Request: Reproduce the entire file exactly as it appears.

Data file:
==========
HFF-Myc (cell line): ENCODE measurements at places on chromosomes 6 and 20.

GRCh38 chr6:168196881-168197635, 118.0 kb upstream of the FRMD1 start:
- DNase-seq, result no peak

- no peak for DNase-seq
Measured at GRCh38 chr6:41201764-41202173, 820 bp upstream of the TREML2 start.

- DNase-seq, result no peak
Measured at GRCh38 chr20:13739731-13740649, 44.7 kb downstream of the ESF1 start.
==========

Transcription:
HFF-Myc (cell line): ENCODE measurements at places on chromosomes 6 and 20.

GRCh38 chr6:168196881-168197635, 118.0 kb upstream of the FRMD1 start:
- DNase-seq, result no peak

- no peak for DNase-seq
Measured at GRCh38 chr6:41201764-41202173, 820 bp upstream of the TREML2 start.

- DNase-seq, result no peak
Measured at GRCh38 chr20:13739731-13740649, 44.7 kb downstream of the ESF1 start.